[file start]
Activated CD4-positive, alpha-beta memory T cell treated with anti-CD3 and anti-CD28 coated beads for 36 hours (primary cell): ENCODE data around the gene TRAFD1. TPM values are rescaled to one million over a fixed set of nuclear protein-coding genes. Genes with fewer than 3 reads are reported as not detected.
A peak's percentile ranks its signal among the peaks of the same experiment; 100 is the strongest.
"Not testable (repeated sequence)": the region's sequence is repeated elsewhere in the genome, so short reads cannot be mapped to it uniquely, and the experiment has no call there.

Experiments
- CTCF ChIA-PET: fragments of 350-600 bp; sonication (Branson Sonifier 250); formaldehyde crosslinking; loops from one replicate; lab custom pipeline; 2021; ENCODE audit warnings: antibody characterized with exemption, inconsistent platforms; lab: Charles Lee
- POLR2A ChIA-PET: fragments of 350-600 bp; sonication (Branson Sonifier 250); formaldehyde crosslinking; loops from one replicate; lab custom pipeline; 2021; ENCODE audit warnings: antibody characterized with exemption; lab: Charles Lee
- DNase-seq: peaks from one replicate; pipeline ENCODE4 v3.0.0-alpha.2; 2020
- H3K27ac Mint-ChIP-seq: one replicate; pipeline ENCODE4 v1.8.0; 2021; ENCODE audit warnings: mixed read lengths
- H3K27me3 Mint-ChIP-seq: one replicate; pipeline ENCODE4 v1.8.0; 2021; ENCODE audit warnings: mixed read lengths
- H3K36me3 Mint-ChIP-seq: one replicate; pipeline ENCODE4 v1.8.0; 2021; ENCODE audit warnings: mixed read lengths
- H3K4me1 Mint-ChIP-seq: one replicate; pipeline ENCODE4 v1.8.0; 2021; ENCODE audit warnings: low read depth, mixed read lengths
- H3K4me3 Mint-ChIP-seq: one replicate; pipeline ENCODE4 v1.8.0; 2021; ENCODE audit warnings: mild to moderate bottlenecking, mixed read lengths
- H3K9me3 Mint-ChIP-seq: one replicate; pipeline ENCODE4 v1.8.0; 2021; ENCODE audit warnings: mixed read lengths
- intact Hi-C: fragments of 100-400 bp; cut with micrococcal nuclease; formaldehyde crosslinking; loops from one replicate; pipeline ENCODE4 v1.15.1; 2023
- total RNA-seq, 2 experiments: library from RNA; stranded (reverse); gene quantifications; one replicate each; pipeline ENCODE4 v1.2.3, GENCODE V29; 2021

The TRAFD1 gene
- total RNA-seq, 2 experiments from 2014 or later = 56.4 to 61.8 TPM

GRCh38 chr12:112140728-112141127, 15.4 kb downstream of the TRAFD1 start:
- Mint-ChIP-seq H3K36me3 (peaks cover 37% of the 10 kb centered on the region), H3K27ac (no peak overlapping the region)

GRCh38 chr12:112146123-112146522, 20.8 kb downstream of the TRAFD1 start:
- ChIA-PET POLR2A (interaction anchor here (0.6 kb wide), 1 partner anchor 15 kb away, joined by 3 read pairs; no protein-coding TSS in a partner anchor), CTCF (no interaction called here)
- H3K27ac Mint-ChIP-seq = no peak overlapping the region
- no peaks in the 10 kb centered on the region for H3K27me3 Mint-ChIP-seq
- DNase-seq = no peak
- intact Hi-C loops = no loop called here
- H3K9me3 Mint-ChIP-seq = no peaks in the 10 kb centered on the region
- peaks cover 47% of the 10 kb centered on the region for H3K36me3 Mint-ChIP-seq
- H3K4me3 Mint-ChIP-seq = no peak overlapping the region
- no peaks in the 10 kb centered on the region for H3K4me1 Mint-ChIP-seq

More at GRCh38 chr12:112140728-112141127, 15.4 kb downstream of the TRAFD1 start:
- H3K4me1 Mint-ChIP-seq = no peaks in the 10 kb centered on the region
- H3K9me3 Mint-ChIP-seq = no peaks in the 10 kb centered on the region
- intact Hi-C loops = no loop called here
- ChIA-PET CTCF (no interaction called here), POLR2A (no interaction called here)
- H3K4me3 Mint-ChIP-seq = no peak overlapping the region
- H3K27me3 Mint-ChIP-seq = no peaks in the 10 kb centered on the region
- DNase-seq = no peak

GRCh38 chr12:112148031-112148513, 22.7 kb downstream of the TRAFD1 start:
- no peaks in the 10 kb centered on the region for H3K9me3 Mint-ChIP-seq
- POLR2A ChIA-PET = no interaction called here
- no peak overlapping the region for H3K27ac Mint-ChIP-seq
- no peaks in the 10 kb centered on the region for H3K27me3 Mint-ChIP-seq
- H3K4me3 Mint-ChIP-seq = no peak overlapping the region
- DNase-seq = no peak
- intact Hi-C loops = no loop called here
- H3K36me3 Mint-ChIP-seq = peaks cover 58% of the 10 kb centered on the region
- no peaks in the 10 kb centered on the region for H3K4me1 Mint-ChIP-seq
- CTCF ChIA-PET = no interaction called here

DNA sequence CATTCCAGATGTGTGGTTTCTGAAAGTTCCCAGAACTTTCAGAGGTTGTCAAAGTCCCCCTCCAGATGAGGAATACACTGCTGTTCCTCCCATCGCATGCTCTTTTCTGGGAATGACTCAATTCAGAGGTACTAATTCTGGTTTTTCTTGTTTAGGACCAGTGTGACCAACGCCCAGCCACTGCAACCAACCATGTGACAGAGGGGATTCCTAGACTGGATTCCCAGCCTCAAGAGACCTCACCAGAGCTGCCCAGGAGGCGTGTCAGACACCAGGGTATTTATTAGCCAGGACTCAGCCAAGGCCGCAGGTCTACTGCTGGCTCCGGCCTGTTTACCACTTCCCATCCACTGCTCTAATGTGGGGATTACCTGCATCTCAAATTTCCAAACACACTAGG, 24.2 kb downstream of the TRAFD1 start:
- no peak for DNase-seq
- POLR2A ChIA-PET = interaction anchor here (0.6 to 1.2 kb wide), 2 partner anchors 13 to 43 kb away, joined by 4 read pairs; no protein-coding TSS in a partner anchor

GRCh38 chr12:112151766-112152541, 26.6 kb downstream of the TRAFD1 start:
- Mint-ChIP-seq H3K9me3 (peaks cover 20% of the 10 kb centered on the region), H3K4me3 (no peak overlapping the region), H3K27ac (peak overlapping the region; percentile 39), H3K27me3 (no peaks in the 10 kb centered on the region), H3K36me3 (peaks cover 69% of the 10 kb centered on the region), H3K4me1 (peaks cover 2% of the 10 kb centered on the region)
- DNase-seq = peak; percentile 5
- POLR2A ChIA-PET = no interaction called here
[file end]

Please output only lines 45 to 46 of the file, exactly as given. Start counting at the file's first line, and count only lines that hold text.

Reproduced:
- intact Hi-C loops = no loop called here
- H3K36me3 Mint-ChIP-seq = peaks cover 58% of the 10 kb centered on the region